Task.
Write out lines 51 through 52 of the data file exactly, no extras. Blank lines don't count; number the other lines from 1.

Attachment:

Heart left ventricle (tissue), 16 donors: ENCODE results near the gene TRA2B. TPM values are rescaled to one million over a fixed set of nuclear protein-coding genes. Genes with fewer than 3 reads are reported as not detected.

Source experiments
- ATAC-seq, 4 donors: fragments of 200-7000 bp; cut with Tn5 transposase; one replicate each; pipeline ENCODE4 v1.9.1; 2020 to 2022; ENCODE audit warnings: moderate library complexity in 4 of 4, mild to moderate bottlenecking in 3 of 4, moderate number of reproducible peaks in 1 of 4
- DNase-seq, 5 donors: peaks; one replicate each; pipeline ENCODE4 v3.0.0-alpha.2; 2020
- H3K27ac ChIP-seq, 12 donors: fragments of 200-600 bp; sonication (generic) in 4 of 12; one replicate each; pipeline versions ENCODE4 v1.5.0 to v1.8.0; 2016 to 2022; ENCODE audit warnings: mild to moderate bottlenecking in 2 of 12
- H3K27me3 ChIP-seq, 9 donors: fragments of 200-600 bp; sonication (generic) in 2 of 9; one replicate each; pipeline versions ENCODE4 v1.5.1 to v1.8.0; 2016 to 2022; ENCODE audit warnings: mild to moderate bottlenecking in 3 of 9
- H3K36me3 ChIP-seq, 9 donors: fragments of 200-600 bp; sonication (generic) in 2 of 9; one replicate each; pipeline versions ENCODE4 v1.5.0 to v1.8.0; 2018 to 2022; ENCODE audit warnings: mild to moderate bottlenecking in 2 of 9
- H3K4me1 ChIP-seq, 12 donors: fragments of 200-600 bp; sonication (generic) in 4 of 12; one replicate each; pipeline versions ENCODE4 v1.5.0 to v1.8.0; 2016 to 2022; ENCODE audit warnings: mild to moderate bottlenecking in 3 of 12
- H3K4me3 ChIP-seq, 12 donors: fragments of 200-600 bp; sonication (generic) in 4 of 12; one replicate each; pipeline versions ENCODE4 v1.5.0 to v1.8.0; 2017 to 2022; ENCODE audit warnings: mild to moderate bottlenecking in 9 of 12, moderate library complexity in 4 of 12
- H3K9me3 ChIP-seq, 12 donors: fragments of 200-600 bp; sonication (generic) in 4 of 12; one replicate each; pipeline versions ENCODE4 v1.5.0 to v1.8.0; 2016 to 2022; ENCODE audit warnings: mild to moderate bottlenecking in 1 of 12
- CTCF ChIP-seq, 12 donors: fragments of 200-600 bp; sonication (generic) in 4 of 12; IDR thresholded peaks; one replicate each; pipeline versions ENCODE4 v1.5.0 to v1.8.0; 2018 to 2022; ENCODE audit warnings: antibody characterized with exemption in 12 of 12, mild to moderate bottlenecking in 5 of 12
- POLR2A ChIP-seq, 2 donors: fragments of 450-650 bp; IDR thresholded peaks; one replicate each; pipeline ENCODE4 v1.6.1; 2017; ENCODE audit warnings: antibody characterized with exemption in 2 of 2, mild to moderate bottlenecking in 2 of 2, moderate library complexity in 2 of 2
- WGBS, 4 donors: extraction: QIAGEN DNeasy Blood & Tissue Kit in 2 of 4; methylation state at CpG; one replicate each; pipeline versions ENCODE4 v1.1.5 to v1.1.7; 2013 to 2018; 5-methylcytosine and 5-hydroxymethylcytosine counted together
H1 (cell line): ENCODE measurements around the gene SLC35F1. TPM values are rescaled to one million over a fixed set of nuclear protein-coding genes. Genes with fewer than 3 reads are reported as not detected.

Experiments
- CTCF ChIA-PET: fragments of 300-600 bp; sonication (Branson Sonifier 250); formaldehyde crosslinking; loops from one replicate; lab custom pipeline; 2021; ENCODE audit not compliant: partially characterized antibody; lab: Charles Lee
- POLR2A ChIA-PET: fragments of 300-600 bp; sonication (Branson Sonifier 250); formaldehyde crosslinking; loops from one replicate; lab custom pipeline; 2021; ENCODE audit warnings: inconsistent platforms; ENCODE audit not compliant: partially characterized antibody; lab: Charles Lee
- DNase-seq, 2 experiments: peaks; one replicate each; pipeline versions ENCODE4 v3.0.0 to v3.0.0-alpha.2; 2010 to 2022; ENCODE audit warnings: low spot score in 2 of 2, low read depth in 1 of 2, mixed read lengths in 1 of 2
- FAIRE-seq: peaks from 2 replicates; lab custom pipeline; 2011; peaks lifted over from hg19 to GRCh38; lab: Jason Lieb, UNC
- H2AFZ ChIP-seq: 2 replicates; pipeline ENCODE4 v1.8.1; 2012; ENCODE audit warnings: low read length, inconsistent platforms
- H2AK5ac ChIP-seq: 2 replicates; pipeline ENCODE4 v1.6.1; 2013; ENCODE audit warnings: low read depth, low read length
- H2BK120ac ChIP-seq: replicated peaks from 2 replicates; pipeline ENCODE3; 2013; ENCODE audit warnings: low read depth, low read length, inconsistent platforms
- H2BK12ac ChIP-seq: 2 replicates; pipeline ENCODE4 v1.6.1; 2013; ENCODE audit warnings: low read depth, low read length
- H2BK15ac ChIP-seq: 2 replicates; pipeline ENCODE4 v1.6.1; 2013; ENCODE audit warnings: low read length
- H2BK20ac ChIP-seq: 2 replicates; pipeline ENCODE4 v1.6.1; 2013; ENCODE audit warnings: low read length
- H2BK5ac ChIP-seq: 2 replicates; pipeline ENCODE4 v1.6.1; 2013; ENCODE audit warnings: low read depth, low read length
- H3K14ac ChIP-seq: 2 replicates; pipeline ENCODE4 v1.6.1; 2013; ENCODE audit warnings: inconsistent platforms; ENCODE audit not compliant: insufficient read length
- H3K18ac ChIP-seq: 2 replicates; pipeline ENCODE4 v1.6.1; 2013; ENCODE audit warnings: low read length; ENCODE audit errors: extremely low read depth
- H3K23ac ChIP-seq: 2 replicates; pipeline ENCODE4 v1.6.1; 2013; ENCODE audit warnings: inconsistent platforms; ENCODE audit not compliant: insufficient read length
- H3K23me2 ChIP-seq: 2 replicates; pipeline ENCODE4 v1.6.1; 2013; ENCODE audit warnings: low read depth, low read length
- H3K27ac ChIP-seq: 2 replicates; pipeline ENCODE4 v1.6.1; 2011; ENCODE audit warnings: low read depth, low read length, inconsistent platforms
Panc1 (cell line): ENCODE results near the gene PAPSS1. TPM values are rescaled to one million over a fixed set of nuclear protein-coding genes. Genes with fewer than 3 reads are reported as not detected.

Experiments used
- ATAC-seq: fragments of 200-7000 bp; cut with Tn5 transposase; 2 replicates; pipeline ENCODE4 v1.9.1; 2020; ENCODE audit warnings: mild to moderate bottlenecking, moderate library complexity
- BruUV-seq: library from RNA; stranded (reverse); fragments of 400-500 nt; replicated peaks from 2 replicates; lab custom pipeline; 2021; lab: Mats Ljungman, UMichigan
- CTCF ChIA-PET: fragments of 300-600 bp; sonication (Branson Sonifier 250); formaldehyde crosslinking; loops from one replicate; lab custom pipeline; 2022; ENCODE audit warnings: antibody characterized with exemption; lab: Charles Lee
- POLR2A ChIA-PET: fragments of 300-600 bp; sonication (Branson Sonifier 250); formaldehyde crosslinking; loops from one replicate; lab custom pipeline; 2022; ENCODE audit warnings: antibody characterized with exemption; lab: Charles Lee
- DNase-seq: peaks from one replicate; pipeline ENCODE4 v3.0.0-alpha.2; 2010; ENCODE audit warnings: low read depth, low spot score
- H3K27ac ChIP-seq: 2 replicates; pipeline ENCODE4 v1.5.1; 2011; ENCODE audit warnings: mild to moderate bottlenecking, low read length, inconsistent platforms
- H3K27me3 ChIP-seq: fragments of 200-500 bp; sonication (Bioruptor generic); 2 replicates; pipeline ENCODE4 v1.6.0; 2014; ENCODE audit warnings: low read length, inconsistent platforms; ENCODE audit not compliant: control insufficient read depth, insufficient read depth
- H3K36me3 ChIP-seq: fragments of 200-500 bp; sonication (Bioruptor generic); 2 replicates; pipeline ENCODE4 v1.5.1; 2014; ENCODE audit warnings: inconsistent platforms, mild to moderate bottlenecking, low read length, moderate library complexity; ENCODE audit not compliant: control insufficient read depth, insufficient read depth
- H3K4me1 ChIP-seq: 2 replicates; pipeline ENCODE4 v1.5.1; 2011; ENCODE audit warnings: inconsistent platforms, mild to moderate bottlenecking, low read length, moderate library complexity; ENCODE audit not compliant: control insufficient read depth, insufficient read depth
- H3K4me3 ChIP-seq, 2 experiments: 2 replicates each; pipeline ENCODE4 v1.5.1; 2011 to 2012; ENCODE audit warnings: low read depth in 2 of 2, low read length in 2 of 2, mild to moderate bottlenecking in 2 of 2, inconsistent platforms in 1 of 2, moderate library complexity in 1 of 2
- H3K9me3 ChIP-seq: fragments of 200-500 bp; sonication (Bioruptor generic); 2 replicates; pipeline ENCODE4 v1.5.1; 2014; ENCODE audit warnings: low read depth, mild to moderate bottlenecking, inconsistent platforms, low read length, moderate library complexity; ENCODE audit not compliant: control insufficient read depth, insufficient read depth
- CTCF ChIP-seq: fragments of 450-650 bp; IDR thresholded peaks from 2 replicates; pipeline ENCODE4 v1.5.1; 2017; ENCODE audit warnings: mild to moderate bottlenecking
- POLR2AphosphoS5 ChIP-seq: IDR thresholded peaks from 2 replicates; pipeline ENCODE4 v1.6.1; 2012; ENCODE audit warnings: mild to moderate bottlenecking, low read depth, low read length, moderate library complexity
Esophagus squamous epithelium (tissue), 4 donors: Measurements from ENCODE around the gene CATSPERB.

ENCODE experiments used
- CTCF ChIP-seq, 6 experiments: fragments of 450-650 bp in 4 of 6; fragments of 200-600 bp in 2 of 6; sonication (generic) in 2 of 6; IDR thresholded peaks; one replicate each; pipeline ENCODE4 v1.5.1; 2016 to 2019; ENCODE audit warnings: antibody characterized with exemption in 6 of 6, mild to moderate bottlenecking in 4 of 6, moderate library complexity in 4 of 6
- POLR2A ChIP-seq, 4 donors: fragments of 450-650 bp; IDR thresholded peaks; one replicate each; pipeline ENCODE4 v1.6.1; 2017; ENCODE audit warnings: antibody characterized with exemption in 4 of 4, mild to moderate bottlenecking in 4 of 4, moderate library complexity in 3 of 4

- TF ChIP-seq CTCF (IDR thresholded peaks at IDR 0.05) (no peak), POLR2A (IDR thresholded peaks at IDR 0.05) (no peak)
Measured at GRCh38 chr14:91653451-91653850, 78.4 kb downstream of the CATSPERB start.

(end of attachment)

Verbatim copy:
- TF ChIP-seq CTCF (IDR thresholded peaks at IDR 0.05) (no peak), POLR2A (IDR thresholded peaks at IDR 0.05) (no peak)
Measured at GRCh38 chr14:91653451-91653850, 78.4 kb downstream of the CATSPERB start.